Fathers and son

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All is quiet on Park Avenue. 3:00 PM. Photo: JH.

Grey and cold, yesterday in New York with temps running up to mid-40s midday and back to the 30s at night. It’s not an interesting forecast to this kid brought up with New England winters which defined this time of years, especially this holiday week and weekend. Easier for walking the dogs, however. And the weatherman says it’s going to get warmer and rain a lot over the weekend.

This is a kind of vacation week for many New Yorkers, and so it is for us here at the NYSD. However, today we are re-printing a book review by our friend Head Butler’s Jesse Kornbluth. It is a biography of Susan Mary Alsop. We were inspired by Mitch Owens “appreciation” of Oatsie Charles in yesterday’s NYSD, that Susan Mary’s story would be compatible. Susan Mary was also one of those grande dames, those ladies of another pre-women’s liberation era who asserted themselves anyway.

JH, in putting today’s edition together discovered a review I wrote of a book about Susan Mary written by her son William Patten Jr. which was published on these pages ten years ago. Whereas Oatsie Charles was a girl from the South, Susan Mary (who was born the same year) was a girl from the North with a lineage dating back to the beginning of the republic and our founders. Both women lived a good part of their adult lives in Washington in the heyday of the Democrats’ turn in the ’60s, ’70s, and ’80s. No doubt they knew each other, or perhaps were even good friends. Although Susan Mary loved the international social scene. A lot.

Susan Mary Patten and her infant son William Patten, 1948 (in Vogue).

A friend gave me a book for my birthday called “My Three Fathers” by William Patten. Mr. Patten had a famous mother. Not famous in terms of celebrity but famous among the famous. Her name was Susan Mary. Susan Mary Jay Patten Alsop, by the time she got to the end of her life. Mr. Patten’s book title references his “fathers” although the book is really about his mother.

She was married to a man named William Patten after whom the author was named. When the author was in his early forties, however, he was startled to learn from his mother that his biological father was a man named Duff Cooper, an historically prominent British diplomat, with whom Susan Mary had had an affair when he was the British Ambassador to Paris.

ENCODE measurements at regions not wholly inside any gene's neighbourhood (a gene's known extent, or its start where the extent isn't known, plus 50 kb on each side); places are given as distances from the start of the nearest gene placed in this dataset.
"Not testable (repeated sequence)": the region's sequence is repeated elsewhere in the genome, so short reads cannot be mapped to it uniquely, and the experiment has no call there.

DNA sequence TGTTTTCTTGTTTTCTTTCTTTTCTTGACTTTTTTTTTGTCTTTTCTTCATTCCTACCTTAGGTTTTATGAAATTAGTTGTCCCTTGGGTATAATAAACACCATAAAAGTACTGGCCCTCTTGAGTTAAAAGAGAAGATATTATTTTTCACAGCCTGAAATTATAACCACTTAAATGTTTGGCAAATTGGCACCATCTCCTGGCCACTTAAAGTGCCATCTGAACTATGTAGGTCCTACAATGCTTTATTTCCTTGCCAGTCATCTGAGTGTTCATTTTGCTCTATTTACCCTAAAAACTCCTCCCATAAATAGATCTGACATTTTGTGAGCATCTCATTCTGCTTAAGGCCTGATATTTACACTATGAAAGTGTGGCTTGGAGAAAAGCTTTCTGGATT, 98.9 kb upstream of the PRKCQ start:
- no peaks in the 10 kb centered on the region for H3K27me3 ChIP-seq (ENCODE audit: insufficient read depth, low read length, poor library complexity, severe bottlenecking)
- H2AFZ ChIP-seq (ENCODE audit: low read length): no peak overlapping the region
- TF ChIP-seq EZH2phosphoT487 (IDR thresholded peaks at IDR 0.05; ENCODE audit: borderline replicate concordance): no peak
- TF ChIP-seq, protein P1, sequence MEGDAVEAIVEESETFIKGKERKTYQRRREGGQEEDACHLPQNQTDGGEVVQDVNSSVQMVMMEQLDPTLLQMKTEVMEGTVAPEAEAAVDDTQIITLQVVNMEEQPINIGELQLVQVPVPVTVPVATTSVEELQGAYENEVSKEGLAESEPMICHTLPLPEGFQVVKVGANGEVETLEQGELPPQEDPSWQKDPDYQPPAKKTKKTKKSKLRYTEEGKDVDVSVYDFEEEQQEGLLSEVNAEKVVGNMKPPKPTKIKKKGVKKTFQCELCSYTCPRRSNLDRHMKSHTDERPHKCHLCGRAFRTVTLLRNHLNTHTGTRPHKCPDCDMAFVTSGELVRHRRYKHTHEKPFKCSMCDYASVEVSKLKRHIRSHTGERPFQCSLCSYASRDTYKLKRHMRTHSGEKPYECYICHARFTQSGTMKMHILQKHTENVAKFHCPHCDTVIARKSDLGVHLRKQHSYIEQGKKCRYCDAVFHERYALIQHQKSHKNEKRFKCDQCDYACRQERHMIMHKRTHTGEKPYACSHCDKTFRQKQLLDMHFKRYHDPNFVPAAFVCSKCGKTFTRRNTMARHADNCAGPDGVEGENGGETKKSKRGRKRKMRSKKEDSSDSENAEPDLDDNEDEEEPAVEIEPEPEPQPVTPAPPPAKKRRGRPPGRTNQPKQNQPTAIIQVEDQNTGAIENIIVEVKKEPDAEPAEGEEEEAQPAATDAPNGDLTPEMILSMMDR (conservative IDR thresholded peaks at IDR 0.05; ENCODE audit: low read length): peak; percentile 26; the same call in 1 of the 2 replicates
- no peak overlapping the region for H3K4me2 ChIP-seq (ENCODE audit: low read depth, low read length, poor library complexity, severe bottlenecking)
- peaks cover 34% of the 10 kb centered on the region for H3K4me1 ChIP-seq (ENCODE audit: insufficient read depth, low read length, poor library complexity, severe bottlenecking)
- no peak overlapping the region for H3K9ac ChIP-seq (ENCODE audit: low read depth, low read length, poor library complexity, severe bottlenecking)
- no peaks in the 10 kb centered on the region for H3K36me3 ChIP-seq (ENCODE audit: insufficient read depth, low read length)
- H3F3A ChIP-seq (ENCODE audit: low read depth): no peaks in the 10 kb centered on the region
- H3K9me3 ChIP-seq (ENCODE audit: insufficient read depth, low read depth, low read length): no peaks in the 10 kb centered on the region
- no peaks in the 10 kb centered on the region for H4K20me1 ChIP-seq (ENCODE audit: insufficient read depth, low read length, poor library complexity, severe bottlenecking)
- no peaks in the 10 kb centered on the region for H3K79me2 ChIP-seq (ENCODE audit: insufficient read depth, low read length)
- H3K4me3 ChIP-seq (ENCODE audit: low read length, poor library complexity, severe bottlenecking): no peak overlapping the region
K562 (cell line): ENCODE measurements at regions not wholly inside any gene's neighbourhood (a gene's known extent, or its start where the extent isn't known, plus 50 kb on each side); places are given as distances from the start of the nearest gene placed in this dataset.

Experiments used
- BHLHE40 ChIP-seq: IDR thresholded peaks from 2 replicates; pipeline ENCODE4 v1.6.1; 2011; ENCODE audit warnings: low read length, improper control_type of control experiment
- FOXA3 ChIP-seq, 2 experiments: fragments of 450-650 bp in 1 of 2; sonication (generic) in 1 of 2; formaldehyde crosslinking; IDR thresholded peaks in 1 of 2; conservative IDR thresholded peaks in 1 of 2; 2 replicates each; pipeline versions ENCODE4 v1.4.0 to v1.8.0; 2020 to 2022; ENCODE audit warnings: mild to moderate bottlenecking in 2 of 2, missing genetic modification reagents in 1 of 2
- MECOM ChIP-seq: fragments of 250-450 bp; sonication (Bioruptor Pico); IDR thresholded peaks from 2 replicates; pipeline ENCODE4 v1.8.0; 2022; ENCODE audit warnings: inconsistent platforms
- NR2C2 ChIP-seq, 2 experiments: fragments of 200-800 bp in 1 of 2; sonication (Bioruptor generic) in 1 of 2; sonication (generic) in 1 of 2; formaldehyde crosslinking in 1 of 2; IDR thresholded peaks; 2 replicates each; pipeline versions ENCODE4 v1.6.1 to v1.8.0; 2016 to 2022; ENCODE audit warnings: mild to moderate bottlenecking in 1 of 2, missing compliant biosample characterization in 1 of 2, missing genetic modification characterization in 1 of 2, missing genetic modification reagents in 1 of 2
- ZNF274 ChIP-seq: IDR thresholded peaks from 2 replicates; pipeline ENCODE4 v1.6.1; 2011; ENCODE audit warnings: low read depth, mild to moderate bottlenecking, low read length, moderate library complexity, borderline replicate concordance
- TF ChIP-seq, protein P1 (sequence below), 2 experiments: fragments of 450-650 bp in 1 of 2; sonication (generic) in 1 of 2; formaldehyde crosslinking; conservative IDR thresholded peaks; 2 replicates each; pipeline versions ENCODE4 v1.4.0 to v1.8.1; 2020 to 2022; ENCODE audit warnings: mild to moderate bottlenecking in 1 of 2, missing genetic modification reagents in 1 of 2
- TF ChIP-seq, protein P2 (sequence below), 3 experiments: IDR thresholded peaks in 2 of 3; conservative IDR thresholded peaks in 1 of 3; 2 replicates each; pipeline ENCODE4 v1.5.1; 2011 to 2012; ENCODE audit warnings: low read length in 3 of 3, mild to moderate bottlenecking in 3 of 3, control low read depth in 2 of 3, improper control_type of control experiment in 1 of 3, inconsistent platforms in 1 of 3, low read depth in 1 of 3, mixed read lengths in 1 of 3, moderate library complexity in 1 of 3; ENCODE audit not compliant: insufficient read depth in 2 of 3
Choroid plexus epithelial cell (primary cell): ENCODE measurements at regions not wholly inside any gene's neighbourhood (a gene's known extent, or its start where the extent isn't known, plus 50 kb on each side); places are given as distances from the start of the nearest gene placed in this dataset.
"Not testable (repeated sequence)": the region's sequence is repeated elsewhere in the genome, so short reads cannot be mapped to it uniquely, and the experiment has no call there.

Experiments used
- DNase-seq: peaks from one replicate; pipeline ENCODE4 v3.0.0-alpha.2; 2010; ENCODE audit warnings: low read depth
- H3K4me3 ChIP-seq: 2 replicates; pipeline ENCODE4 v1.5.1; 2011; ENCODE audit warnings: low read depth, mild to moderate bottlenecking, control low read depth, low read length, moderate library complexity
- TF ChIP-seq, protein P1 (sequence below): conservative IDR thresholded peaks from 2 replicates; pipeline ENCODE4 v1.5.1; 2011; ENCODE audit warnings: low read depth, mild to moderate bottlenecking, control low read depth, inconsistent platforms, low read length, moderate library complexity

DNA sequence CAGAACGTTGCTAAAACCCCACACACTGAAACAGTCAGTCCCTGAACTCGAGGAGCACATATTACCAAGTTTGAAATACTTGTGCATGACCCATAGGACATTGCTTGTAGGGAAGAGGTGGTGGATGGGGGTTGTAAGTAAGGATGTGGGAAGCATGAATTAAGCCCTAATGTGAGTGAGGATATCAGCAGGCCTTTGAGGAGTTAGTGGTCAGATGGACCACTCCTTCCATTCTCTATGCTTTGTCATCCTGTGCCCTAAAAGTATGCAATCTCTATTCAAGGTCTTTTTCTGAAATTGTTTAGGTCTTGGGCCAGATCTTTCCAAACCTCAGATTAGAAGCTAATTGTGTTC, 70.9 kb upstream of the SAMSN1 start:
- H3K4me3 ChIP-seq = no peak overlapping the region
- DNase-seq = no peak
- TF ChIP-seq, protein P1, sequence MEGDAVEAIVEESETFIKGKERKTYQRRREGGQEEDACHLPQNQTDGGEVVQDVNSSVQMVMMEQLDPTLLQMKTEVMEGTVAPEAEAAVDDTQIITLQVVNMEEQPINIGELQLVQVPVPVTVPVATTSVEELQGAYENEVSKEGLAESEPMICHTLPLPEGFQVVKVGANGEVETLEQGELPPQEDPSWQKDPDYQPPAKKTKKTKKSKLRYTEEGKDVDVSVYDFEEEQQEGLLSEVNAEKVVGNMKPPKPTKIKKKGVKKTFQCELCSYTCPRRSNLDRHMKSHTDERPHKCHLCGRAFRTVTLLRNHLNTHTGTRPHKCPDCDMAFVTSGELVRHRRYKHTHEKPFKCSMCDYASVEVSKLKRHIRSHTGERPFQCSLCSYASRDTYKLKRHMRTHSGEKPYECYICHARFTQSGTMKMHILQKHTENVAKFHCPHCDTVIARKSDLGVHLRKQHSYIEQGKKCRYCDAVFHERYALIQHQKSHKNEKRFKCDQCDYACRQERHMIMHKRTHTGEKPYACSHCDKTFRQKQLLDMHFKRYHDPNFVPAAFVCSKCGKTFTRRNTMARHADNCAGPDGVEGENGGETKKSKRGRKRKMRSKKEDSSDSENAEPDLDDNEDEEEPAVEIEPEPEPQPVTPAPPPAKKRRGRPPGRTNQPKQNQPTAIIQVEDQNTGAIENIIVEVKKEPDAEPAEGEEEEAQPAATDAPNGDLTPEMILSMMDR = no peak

The third father in the title’s reference is Joseph Alsop, the Washington journalist and pundit who was closely connected to Jack Kennedy when he was President. Joe Alsop had also been a Harvard classmate of “father” Bill Patten. When Patten died, Susan Mary, married Joe Alsop. It was old friends joining together.

Joe Alsop was also homosexual, which was not exactly a secret but also not talked about in polite company. And “polite” was the only company they talked about. This evidently was not an issue as the two shared many of the same interests in people and politics. Their house (his house) in Georgetown was a famous destination for the socially and politically select.

I met Susan Mary back in the mid-1990s in Northeast Harbor, Maine when, as a houseguest of mutual friends, I was invited for dinner. I’d often heard about her. The reputation which preceded was that of a clever, smart, witty woman who was very knowledgeable about politics and foreign affairs. She’d written a couple of books as well as certain high profile magazine pieces.

Young Bill Patten (Sr.) surrounded by (l. to r.) Marietta Tree, Nan Crocker, and Susan Mary Jay, 1936.
Son and “Father’ at Versailles, 1951.

On meeting, I was surprised to meet a tiny, birdlike, frail character who was very much the New England grande dame, exceedingly simple and plain in her dress (like her house which overlooked the harbor, which was previously owned by her parents). The charisma that I had imagined was elusive. She did not look well and I’d already heard references to her “terrible illness.” Nevertheless, her presence added to that “charisma” to her friends. She was stalwart and not about to stop.

Her son’s portrait of this woman is very frank, yet gentle. She was obviously not a warm and cuddly mother. In fact, she sounds cold and remote. Reading about her I was reminded of other mothers of that generation that I have known, including my own.